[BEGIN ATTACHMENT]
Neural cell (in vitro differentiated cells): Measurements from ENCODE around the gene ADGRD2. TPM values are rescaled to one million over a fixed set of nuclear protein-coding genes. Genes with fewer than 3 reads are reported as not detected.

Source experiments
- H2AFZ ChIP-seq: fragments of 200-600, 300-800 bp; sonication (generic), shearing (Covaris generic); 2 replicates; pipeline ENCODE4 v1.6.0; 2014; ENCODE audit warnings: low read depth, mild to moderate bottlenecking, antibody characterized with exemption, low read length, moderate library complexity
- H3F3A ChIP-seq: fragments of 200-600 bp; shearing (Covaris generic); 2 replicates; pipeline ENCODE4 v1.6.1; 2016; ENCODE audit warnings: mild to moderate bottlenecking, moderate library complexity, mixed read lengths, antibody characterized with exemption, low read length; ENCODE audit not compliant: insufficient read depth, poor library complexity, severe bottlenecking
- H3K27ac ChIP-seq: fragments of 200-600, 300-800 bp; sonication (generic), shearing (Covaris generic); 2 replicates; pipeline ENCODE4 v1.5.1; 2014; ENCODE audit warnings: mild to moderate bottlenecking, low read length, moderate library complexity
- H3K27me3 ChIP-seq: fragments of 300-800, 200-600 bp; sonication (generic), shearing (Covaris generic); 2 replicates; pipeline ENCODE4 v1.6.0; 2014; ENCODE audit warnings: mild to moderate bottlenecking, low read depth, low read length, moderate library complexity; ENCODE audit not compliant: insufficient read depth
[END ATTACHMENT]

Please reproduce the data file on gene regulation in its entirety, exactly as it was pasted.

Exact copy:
Neural cell (in vitro differentiated cells): Measurements from ENCODE around the gene ADGRD2. TPM values are rescaled to one million over a fixed set of nuclear protein-coding genes. Genes with fewer than 3 reads are reported as not detected.

Source experiments
- H2AFZ ChIP-seq: fragments of 200-600, 300-800 bp; sonication (generic), shearing (Covaris generic); 2 replicates; pipeline ENCODE4 v1.6.0; 2014; ENCODE audit warnings: low read depth, mild to moderate bottlenecking, antibody characterized with exemption, low read length, moderate library complexity
- H3F3A ChIP-seq: fragments of 200-600 bp; shearing (Covaris generic); 2 replicates; pipeline ENCODE4 v1.6.1; 2016; ENCODE audit warnings: mild to moderate bottlenecking, moderate library complexity, mixed read lengths, antibody characterized with exemption, low read length; ENCODE audit not compliant: insufficient read depth, poor library complexity, severe bottlenecking
- H3K27ac ChIP-seq: fragments of 200-600, 300-800 bp; sonication (generic), shearing (Covaris generic); 2 replicates; pipeline ENCODE4 v1.5.1; 2014; ENCODE audit warnings: mild to moderate bottlenecking, low read length, moderate library complexity
- H3K27me3 ChIP-seq: fragments of 300-800, 200-600 bp; sonication (generic), shearing (Covaris generic); 2 replicates; pipeline ENCODE4 v1.6.0; 2014; ENCODE audit warnings: mild to moderate bottlenecking, low read depth, low read length, moderate library complexity; ENCODE audit not compliant: insufficient read depth